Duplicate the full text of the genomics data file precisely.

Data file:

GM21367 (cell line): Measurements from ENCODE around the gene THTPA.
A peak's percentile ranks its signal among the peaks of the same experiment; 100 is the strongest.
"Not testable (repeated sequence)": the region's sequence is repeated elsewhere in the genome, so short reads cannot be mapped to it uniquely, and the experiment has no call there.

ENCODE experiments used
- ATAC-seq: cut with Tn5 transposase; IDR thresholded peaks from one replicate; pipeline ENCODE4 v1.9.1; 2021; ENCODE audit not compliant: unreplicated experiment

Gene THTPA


GM21367 (cell line): Measurements from ENCODE around the gene THTPA.
A peak's percentile ranks its signal among the peaks of the same experiment; 100 is the strongest.
"Not testable (repeated sequence)": the region's sequence is repeated elsewhere in the genome, so short reads cannot be mapped to it uniquely, and the experiment has no call there.

ENCODE experiments used
- ATAC-seq: cut with Tn5 transposase; IDR thresholded peaks from one replicate; pipeline ENCODE4 v1.9.1; 2021; ENCODE audit not compliant: unreplicated experiment

Gene THTPA